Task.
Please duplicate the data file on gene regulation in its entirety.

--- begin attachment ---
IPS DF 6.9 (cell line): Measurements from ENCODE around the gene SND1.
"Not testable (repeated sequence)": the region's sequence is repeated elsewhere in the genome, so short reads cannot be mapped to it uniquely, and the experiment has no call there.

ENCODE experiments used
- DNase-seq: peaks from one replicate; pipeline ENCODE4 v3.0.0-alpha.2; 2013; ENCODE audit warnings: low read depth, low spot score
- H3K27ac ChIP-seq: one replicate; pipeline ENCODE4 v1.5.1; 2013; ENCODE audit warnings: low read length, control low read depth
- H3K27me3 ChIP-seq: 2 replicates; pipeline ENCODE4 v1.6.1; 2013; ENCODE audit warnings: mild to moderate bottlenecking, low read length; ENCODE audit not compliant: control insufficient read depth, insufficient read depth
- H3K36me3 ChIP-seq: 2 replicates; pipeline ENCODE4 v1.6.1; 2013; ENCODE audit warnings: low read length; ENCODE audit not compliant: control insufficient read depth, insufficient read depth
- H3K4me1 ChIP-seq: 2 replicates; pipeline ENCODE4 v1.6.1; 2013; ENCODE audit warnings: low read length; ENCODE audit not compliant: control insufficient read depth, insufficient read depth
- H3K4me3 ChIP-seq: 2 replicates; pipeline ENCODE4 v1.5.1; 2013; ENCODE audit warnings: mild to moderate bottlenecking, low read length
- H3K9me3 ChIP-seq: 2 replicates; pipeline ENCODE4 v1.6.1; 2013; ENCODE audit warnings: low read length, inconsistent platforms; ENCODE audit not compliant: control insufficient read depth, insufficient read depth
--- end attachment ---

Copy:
IPS DF 6.9 (cell line): Measurements from ENCODE around the gene SND1.
"Not testable (repeated sequence)": the region's sequence is repeated elsewhere in the genome, so short reads cannot be mapped to it uniquely, and the experiment has no call there.

ENCODE experiments used
- DNase-seq: peaks from one replicate; pipeline ENCODE4 v3.0.0-alpha.2; 2013; ENCODE audit warnings: low read depth, low spot score
- H3K27ac ChIP-seq: one replicate; pipeline ENCODE4 v1.5.1; 2013; ENCODE audit warnings: low read length, control low read depth
- H3K27me3 ChIP-seq: 2 replicates; pipeline ENCODE4 v1.6.1; 2013; ENCODE audit warnings: mild to moderate bottlenecking, low read length; ENCODE audit not compliant: control insufficient read depth, insufficient read depth
- H3K36me3 ChIP-seq: 2 replicates; pipeline ENCODE4 v1.6.1; 2013; ENCODE audit warnings: low read length; ENCODE audit not compliant: control insufficient read depth, insufficient read depth
- H3K4me1 ChIP-seq: 2 replicates; pipeline ENCODE4 v1.6.1; 2013; ENCODE audit warnings: low read length; ENCODE audit not compliant: control insufficient read depth, insufficient read depth
- H3K4me3 ChIP-seq: 2 replicates; pipeline ENCODE4 v1.5.1; 2013; ENCODE audit warnings: mild to moderate bottlenecking, low read length
- H3K9me3 ChIP-seq: 2 replicates; pipeline ENCODE4 v1.6.1; 2013; ENCODE audit warnings: low read length, inconsistent platforms; ENCODE audit not compliant: control insufficient read depth, insufficient read depth